How Much Should You Charge for Rent in Toronto?

3 factors that influence the rental price in Toronto.

Whenever you’re tasked with having to re-rent one of your units, you’re inevitably faced with the same crucial question: “How much should I charge for rent?”. Determining the ideal rental value is an important decision, extending beyond covering expenses and generating profits. It’s also about securing responsible tenants who care for your property and improve its value over time (rather than detract from it).

Below we highlight some factors you should consider when determining the rental value of your investment property and some strategies that can be used to increase cash-flow.

For professional and personalized assistance please get in touch with our team at LandLord Realty Inc., Brokerage.

What is an Ideal Rental Value?

Establishing an ideal rental value is rooted in the desire to maintain positive cash-flow. The lease rate should, of course, cover all expenses, but it should also be an amount that feels fair for your tenants.

When the price is set too high, fewer renters will apply or even view the property, and of course, when the price is set low, you risk negative cash-flow.  Here are some tips for striking a sustainable balance.

Factors Impacting Rental Prices

We’ve selected 3 factors that strongly influences the rental rate of a property:

Factor #1: Number of bedrooms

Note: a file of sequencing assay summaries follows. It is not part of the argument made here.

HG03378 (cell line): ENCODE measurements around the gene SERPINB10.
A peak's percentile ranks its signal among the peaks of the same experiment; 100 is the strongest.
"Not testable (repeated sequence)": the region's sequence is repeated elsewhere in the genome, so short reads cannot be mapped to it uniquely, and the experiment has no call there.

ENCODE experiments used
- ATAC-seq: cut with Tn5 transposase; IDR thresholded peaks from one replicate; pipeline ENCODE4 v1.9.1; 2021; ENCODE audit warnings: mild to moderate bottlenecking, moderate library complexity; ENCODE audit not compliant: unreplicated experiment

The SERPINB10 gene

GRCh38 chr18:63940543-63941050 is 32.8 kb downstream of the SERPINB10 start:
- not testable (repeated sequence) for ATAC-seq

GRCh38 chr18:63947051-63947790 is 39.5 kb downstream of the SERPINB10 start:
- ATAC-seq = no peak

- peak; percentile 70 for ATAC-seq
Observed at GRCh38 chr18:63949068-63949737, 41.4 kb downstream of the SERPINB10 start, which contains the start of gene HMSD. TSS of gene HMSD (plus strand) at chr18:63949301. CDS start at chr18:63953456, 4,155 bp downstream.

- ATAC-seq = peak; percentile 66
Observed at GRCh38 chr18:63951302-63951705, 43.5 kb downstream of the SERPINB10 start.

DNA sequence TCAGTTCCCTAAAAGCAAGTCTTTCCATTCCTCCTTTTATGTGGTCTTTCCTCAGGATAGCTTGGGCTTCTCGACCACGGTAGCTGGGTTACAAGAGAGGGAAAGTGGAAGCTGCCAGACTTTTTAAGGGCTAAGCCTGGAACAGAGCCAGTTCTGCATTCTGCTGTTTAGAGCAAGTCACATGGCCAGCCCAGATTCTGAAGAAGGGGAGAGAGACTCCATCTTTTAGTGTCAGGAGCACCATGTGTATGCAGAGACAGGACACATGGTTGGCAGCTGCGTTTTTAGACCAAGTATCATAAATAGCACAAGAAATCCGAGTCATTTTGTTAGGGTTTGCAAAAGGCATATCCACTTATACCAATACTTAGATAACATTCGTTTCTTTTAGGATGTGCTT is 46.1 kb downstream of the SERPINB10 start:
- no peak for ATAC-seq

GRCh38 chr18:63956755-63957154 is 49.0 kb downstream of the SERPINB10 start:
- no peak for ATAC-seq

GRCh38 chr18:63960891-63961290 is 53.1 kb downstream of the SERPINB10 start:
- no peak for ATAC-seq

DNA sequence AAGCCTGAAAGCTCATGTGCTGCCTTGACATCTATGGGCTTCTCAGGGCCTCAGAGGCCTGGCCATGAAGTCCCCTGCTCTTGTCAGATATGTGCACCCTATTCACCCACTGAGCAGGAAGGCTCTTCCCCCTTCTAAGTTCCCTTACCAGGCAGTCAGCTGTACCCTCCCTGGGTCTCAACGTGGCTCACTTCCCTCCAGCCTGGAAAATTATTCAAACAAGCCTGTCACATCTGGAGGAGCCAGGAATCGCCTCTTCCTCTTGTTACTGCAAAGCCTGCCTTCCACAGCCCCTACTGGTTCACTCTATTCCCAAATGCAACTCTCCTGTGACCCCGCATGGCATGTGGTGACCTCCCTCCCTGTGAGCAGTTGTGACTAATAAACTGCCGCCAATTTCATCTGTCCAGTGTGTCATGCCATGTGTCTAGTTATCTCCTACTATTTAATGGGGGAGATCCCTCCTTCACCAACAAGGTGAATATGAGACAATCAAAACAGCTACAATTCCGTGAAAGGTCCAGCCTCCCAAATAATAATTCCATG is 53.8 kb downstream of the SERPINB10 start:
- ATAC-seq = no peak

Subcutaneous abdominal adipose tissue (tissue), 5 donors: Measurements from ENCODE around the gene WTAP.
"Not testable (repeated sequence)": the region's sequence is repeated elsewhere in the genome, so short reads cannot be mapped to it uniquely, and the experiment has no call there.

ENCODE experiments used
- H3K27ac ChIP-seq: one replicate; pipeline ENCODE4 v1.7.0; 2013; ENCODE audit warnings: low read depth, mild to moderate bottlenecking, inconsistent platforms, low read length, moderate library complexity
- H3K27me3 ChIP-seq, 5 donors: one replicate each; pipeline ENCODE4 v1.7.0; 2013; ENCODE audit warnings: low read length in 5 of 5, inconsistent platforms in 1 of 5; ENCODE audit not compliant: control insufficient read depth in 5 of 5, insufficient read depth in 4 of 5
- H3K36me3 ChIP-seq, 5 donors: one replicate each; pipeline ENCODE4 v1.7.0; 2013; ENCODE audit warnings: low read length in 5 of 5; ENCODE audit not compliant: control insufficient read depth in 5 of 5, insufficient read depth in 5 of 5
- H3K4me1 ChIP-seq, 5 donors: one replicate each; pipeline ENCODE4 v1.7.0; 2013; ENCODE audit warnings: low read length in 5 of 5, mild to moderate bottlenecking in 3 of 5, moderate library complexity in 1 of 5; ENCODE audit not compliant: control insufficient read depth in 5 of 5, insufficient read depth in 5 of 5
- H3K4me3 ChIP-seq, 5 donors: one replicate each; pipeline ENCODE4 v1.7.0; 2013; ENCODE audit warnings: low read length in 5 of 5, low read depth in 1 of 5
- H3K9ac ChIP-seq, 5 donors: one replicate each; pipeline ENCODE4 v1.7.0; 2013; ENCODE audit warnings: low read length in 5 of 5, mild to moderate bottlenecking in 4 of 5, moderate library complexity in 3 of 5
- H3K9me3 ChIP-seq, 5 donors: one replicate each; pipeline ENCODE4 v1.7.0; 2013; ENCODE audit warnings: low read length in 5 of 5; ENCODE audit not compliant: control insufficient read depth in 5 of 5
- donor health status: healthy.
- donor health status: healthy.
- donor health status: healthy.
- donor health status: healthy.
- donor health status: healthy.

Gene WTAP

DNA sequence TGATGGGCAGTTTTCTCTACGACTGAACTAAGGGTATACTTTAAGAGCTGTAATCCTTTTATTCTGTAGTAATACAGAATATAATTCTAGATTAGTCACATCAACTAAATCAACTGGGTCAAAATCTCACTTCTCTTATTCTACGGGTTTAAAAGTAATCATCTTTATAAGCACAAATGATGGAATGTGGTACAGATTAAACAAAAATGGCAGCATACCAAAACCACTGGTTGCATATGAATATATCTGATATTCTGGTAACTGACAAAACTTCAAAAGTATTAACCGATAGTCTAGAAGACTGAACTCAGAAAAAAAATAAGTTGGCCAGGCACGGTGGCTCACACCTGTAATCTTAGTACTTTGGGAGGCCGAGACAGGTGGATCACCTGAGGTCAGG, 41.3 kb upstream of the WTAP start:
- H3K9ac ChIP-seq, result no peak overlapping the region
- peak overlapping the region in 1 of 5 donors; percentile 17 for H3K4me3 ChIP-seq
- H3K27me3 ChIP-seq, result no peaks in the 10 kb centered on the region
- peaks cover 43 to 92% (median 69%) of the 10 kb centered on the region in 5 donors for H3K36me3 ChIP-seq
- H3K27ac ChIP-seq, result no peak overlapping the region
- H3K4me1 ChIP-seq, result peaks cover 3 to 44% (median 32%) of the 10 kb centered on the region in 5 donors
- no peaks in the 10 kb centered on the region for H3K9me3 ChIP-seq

A bedroom with a bed and a glass door rental property Landlord

The number of bedrooms is a strong indicator of the rental value of a property. The correlation between number of bedrooms and listing price is driven by the fact that bachelor’s and one-bedroom units attract single people and 2 bedrooms or more can attract couples and roommates, increasing the household income. An ability to share the cost of living helps in times of reduced affordability and also insulates you from vacancy loss.

Factor #2: The type of rental property

The type of property you are tenanting can greatly affect the rate you can charge per month. Here are some notes regarding different, popular rental properties.

  • Condo Units

Resort-style amenities and convenient central locations can push the average rental price for condo units up – beyond rates achievable in purpose-built rentals and multiplexes. Condos have the most predictable rates with little volatility.